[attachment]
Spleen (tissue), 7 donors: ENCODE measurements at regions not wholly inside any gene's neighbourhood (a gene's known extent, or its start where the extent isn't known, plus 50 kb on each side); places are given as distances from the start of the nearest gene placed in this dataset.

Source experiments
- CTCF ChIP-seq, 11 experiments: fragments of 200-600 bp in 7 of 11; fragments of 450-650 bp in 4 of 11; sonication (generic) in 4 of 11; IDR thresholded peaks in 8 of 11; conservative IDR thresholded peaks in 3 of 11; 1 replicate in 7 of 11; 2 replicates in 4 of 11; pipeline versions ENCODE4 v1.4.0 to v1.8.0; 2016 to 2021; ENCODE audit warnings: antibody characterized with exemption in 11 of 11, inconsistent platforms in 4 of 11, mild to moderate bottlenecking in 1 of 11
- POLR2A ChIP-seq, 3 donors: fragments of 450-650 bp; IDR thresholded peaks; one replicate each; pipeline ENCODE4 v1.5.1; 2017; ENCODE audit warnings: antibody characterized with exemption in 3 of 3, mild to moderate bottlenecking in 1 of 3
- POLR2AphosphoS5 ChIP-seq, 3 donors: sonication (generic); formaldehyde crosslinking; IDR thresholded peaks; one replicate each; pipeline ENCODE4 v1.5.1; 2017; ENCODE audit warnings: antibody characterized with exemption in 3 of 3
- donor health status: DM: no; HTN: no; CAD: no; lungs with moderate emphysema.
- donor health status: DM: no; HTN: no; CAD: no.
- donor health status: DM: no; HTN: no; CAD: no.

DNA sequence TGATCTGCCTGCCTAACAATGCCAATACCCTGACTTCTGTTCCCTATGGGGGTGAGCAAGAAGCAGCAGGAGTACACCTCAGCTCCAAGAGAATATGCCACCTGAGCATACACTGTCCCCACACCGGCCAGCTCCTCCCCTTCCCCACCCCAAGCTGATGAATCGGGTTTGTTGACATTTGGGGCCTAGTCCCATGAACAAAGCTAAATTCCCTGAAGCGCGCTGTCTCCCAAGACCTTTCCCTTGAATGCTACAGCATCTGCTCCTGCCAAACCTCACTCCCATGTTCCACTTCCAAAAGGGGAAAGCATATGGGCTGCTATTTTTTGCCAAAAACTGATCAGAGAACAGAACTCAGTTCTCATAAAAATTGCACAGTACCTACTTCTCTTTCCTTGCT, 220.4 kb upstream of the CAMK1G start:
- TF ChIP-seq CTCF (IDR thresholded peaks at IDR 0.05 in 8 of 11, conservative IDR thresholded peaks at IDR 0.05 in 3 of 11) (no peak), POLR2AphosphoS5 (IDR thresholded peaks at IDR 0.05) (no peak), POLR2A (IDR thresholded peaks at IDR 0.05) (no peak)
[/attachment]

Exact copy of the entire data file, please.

Spleen (tissue), 7 donors: ENCODE measurements at regions not wholly inside any gene's neighbourhood (a gene's known extent, or its start where the extent isn't known, plus 50 kb on each side); places are given as distances from the start of the nearest gene placed in this dataset.

Source experiments
- CTCF ChIP-seq, 11 experiments: fragments of 200-600 bp in 7 of 11; fragments of 450-650 bp in 4 of 11; sonication (generic) in 4 of 11; IDR thresholded peaks in 8 of 11; conservative IDR thresholded peaks in 3 of 11; 1 replicate in 7 of 11; 2 replicates in 4 of 11; pipeline versions ENCODE4 v1.4.0 to v1.8.0; 2016 to 2021; ENCODE audit warnings: antibody characterized with exemption in 11 of 11, inconsistent platforms in 4 of 11, mild to moderate bottlenecking in 1 of 11
- POLR2A ChIP-seq, 3 donors: fragments of 450-650 bp; IDR thresholded peaks; one replicate each; pipeline ENCODE4 v1.5.1; 2017; ENCODE audit warnings: antibody characterized with exemption in 3 of 3, mild to moderate bottlenecking in 1 of 3
- POLR2AphosphoS5 ChIP-seq, 3 donors: sonication (generic); formaldehyde crosslinking; IDR thresholded peaks; one replicate each; pipeline ENCODE4 v1.5.1; 2017; ENCODE audit warnings: antibody characterized with exemption in 3 of 3
- donor health status: DM: no; HTN: no; CAD: no; lungs with moderate emphysema.
- donor health status: DM: no; HTN: no; CAD: no.
- donor health status: DM: no; HTN: no; CAD: no.

DNA sequence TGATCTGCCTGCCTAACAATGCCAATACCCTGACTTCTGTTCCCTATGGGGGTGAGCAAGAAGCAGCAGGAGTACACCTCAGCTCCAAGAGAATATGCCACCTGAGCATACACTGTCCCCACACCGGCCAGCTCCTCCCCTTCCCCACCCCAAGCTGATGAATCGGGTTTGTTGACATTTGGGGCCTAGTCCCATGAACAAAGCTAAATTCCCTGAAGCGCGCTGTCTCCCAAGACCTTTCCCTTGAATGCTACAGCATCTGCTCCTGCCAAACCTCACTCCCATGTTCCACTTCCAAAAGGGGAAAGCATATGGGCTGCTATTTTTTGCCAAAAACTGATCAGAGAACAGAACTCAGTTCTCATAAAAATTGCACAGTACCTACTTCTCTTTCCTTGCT, 220.4 kb upstream of the CAMK1G start:
- TF ChIP-seq CTCF (IDR thresholded peaks at IDR 0.05 in 8 of 11, conservative IDR thresholded peaks at IDR 0.05 in 3 of 11) (no peak), POLR2AphosphoS5 (IDR thresholded peaks at IDR 0.05) (no peak), POLR2A (IDR thresholded peaks at IDR 0.05) (no peak)